Stillness and silence reigned in the room as Swamiji still held the knife firmly in the air. Again and again we tried to offer up our darkness as the sacrifice, waiting for it to come down, then…. “Phat!” with the recitation of the mantra, the knife came down, severing our attachment to Egotism.
Swamiji placed a candle on the severed squash representing the dawning of the light within us. Then having given up our darkness, what was there left to do? Sing the praise of the Divine Mother of course!
Thus emboldened with the sentiment of the sacrifice, we began the recitation of the Kali Sahasranam (the thousand names of Kali). With attention and devotion, we continued in our recitation.
After finishing the recitation of the thousand names, Shree Maa led us in singing songs for the Divine Mother Kali. Having already performed the Puja, thousand names and the sacrifice of the Ego, it was easy for everyone to get into the Bhava (spiritual attitude) of the singing. Everyone enjoyed the eulogizing of the Divine Mother to the utmost.
When we had finished, everyone stood up and performed arati, each person taking a turn to offer the light with full sincerity. We all excitedly sang “Jai Maa! Jai Maa!” to the accompaniment of Swamiji’s keyboard, the drum and Shree Maa’s favorite instrument, the spoon and plate! The conch blew, and we all joined together in shouts of “Kali Maa ki Jai!”
Everyone then lined up, or rather gather around as the crowded room allowed, to receive prasad and blessings from Shree Maa and Swamiji. Shree Maa had also prepared prasad for everyone of Kitchari, Labra and Chutney.
The offering given by Shree Maa and Swamiji was so full, complete and perfect, that I was sure the Divine Mother must have been pleased.
She was more than happy to remove our darkness and fill us with light. Thus the meaning of Kali Puja was truly fulfilled, and we all eagerly awaited the celebration of light, Diwali.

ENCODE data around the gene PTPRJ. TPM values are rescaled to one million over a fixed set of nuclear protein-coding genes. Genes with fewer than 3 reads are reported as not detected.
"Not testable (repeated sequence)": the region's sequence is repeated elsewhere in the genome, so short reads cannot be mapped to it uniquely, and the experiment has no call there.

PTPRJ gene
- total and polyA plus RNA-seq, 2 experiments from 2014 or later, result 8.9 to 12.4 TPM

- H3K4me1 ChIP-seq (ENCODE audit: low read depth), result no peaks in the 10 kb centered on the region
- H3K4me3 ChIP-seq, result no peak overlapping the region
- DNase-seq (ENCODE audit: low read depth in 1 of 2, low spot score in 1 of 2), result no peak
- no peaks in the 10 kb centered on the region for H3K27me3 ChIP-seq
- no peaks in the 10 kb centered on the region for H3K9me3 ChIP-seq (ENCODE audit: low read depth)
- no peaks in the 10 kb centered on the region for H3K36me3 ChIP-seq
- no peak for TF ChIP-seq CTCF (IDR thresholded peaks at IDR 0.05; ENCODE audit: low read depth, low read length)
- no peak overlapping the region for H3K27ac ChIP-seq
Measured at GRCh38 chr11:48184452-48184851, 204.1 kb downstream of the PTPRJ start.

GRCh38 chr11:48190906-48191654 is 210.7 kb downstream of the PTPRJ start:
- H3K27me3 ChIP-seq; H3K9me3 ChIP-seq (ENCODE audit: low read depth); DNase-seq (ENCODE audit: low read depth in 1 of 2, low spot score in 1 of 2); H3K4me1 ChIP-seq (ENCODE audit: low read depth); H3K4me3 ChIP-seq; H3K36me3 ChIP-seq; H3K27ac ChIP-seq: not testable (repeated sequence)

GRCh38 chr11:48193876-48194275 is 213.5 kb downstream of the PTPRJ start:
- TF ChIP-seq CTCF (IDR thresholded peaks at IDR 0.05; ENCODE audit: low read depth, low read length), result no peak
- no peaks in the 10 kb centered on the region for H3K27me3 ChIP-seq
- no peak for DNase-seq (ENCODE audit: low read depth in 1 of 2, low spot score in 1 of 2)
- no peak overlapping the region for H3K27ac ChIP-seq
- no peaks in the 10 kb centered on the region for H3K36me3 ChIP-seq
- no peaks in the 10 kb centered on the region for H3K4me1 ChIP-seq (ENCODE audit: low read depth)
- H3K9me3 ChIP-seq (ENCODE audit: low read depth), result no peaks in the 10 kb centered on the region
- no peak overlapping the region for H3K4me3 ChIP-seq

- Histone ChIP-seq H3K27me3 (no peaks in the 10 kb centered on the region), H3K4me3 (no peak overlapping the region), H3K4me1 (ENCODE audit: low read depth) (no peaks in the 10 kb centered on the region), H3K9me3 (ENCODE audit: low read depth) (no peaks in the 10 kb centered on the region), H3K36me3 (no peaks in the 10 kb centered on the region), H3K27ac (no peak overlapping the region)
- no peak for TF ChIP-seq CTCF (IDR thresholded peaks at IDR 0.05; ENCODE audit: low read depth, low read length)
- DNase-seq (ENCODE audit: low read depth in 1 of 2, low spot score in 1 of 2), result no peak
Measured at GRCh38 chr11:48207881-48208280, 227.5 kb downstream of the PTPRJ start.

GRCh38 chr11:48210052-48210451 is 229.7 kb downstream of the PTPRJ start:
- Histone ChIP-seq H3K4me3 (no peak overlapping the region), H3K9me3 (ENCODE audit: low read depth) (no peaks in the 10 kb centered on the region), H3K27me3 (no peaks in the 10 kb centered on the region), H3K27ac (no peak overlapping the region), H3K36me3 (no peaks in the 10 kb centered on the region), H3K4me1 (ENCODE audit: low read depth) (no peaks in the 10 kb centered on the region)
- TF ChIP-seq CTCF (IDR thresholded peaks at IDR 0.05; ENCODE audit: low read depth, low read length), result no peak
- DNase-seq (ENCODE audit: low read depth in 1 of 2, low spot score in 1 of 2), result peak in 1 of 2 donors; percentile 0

A smaller crowd of devotees joined us the next day to celebrate Diwali. Swamiji, in a small rhyme, describes that during Diwali we worship, “Lakshmi – Ganesh, Gauri – Mahesh.” Meaning, we worship Ganesh, Lakshmi, Durga and Shiva. Swamiji performed puja according to that tradition. He made the offerings of worship to Lakshmi, but also included smaller pujas for Ganesh, Durga, Shiva and Vishnu.
We chanted, performed puja, offered arati, sang and then Shree Maa fed everyone with prasad she helped prepare. Of course, this was nothing unusual for Shree Maa and Swamiji. This is the enduring example of their lives. They show us how to worship, how to sing for God, how to celebrate divinity and how to always make a pure offering to those around us. They show the example and give us the inspiration to follow it. We all felt so privileged to be in their association, in their Satsangha, especially on the auspicious occasion of Diwali, celebrating the light.
In the evening, the sky was filled with fireworks and they continued throughout the night. Everywhere could be seen candles and diyas (small clay oil lamps). Christmas type lights profusely adorned every building and people were celebrating everywhere.
At one point during the day Sanjaya, whose home we were staying at, went out. Later when he returned I asked him where he had been, “I had to go to the office.” came the reply. Surprised, I asked him how that could be, because surely his office, like almost all offices, was closed for Diwali. He responded, “Well, we had to do Puja at the office.” What an inspiring concept!
During Diwali, even places of work became places of worship.